Científicos describen por primera vez la microbiota de la placa dentobacteriana preservada en esqueletos ancestrales de más de 1,000 años de antigüedad.
Resumen: Una ‘Pompeya microbiana’ fue descubierta, conservada en dientes de esqueletos que datan de alrededor de un milenio. El equipo de investigadores descubrió que la cavidad oral ancestral albergaba patógenos oportunistas y que la enfermedad periodontal era causada por las mismas especies que la causan en la actualidad, a pesar de los importantes cambios en la dieta y la higiene bucal. “El estudio de los microbiomas ancestrales nos ayuda a entender la historia evolutiva de la salud y la enfermedad en los seres humanos”, dijo uno de los autores principales del trabajo. Este estudio tiene implicaciones relevantes sobre el entendimiento de la evolución del microbioma oral humano y sobre los orígenes de la enfermedad periodontal. En la actualidad, la enfermedad periodontal moderada y severa, afecta a más del 10% de la población mundial y está ligada a varias condiciones sistémicas de importancia como las enfermedades cardiovasculares, pulmonares y la diabetes mellitus tipo 2.
Scientists describe for the first time, the microbiota of dental plaque preserved on ancient skeletons dating back over 1,000 years.
Summary: A ‘microbial Pompeii’ has been discovered, preserved on the teeth of skeletons around 1,000 years old. The research team discovered that the ancient human oral cavity carries numerous opportunistic pathogens and that periodontal disease is caused by the same bacteria today as in the past, despite major changes in human diet and hygiene. “The study of ancient microbiomes helps us understand the evolutionary history of human health and disease,” says a senior author of the study. This study has significant implications for understanding the evolution of the human oral microbiome and the origins of periodontal disease. Today, moderate to severe periodontal disease affects more than 10 percent of the world’s population and is linked to a series of systemic diseases, such as cardiovascular disease, pulmonary disease and type 2 diabetes.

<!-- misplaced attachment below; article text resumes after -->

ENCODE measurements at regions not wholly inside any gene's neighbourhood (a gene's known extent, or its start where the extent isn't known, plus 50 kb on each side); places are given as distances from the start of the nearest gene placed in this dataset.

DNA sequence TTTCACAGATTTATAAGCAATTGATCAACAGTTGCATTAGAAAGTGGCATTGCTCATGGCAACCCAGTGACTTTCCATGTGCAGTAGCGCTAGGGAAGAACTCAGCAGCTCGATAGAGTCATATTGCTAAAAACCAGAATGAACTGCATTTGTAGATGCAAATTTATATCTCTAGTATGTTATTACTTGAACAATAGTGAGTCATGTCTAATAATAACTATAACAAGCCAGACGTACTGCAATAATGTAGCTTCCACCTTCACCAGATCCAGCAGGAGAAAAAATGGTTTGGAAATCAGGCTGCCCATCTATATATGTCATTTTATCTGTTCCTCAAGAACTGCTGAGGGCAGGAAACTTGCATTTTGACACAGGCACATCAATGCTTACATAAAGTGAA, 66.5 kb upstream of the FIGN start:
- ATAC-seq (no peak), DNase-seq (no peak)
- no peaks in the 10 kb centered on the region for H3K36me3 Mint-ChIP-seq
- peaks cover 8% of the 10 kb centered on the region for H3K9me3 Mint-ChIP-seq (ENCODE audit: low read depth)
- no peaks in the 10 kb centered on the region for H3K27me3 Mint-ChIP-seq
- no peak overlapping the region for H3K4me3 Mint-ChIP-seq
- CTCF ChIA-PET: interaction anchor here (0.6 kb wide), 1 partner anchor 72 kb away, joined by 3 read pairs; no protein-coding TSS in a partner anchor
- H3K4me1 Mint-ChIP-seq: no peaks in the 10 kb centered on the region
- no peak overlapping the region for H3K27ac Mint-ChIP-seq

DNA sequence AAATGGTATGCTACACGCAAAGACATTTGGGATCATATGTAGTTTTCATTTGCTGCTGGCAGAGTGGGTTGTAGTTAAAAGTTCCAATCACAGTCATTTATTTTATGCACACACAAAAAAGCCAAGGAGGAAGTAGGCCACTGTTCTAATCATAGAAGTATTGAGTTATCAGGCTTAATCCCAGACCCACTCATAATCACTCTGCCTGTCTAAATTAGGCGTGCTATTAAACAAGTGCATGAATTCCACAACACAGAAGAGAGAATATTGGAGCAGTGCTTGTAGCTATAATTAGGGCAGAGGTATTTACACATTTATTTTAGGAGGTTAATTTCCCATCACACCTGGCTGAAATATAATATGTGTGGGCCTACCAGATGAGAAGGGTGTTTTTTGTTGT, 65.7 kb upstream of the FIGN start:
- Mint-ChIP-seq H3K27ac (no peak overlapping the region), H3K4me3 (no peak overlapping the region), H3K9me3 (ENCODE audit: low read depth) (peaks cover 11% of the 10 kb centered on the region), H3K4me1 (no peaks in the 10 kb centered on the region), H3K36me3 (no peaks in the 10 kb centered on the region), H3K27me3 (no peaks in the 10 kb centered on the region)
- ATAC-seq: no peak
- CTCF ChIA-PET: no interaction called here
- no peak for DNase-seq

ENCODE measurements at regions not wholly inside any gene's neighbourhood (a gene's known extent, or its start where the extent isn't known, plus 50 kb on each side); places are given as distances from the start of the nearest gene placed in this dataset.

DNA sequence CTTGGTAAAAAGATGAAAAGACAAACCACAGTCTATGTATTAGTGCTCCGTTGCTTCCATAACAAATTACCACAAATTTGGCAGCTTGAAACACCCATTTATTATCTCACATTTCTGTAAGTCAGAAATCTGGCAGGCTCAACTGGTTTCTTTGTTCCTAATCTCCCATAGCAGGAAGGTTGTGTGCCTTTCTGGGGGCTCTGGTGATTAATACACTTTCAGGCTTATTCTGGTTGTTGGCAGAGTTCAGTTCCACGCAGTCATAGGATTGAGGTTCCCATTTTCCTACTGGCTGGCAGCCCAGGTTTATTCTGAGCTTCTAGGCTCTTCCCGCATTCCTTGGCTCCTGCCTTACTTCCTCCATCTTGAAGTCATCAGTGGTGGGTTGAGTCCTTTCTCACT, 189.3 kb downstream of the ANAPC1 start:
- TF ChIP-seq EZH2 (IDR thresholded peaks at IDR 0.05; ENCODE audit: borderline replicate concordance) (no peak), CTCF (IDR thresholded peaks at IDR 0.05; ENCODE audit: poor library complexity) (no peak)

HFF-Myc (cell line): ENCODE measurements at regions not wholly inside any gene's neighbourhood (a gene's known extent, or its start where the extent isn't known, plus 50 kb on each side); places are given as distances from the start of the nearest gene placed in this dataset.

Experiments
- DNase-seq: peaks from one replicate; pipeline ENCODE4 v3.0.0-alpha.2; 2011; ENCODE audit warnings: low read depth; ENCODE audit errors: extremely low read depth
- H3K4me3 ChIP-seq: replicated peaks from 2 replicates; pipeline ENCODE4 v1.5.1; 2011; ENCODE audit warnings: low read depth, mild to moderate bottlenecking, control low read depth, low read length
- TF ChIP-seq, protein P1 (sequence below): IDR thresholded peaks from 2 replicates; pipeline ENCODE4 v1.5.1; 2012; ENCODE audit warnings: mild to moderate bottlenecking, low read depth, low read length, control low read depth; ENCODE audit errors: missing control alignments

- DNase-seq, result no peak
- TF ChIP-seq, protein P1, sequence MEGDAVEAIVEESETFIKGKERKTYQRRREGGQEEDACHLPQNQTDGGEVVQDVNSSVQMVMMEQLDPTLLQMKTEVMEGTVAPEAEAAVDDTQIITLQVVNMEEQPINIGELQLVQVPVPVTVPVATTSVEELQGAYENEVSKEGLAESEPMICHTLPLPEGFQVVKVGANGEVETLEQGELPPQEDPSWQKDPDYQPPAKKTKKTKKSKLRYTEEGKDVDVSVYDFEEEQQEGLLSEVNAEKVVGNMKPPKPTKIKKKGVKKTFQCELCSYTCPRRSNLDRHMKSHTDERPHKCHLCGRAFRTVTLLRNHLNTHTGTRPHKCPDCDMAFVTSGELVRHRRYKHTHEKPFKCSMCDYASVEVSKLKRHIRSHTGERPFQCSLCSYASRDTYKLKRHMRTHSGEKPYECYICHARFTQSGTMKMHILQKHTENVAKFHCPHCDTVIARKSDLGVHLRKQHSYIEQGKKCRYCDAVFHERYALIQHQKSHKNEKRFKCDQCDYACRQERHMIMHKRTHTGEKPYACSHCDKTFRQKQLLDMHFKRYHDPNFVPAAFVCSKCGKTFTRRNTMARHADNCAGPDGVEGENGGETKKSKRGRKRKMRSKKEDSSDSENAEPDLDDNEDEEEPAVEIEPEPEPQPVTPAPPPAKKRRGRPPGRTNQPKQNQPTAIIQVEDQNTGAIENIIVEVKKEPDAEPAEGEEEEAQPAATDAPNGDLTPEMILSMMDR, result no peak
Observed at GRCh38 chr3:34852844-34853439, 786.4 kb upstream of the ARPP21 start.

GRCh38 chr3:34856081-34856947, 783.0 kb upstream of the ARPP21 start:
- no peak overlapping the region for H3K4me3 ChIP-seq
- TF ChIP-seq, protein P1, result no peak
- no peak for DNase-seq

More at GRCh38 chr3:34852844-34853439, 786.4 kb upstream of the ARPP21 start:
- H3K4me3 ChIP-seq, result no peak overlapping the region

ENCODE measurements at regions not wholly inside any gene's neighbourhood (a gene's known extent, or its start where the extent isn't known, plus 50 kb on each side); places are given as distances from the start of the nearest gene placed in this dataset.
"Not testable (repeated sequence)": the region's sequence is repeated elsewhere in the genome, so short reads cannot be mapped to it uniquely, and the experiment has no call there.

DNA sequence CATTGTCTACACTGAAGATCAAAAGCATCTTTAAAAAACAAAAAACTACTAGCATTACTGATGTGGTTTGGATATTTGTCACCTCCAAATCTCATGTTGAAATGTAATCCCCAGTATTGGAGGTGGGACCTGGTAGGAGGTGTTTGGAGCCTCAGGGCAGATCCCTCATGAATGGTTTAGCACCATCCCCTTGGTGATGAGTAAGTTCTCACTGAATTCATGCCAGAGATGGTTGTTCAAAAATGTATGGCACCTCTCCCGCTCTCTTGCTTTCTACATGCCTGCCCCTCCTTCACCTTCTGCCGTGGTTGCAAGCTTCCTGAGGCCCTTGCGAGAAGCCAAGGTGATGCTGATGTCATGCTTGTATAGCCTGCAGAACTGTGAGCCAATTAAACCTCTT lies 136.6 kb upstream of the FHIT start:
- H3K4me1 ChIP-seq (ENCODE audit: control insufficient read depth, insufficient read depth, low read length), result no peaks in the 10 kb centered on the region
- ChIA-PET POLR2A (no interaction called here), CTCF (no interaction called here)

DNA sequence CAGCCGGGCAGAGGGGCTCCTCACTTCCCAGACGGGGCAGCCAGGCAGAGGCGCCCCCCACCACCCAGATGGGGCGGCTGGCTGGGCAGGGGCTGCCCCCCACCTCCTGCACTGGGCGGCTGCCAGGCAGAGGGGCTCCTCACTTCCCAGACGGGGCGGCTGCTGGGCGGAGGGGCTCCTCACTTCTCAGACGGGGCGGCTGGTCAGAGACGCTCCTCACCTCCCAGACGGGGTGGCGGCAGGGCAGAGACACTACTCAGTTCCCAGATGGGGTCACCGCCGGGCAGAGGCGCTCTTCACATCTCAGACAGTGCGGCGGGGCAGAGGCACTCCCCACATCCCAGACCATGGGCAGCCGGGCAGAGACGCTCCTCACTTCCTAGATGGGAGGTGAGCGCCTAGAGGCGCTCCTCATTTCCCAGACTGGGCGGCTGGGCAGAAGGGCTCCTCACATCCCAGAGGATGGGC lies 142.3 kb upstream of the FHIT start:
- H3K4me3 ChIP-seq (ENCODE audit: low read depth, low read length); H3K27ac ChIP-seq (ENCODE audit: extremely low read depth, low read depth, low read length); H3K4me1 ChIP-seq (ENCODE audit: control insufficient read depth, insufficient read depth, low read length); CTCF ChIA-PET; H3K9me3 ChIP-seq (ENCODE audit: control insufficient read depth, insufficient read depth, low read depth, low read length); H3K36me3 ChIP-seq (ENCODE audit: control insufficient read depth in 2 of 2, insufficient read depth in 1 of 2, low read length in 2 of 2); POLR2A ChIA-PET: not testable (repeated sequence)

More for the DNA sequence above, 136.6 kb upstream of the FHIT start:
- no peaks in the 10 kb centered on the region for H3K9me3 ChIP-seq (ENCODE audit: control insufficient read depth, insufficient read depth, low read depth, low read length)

An international team of researchers have discovered a ‘microbial Pompeii’ preserved on the teeth of skeletons around 1,000 years old. The key to the discovery is the dental calculus (plaque) which preserves bacteria and microscopic particles of food on the surfaces of teeth, effectively creating a mineral tomb for microbiomes.
The research team discovered that the ancient human oral cavity carries numerous opportunistic pathogens and that periodontal disease is caused by the same bacteria today as in the past, despite major changes in human diet and hygiene.
The researchers discovered that the ancient human oral microbiome already contained the basic genetic machinery for antibiotic resistance more than eight centuries before the invention of the first therapeutic antibiotics in the 1940s. As well as health information, the scientists recovered dietary DNA from ancient dental calculus, allowing the identification of dietary components, such as vegetables, that leave few traces in the archaeological record.
Led by the University of Zürich, the University of Copenhagen, and the University of York, this pioneering analysis of ancient oral microbiome ecology and function involved the contributions of 32 scientists at twelve institutions in seven countries.
The research published in Nature Genetics reveals that unlike bone which rapidly loses much of its molecular information when buried, calculus grows slowly in the mouth and enters the soil in a much more stable state helping it to preserve biomolecules. This enabled the researchers, led by Dr Christina Warinner, to analyze ancient DNA that was not compromised by the burial environment.
They applied shotgun DNA sequencing to dental calculus for the first time. They reconstructed the genome of a major periodontal pathogen and produced possibly the first genetic evidence of dietary biomolecules to be recovered from ancient dental calculus.
Analyzing this wealth of data required overcoming the formidable bioinformatics challenge of sorting and identifying millions of genetic sequences like puzzle pieces in order to reconstruct the complex biology of the ancient oral microbiome.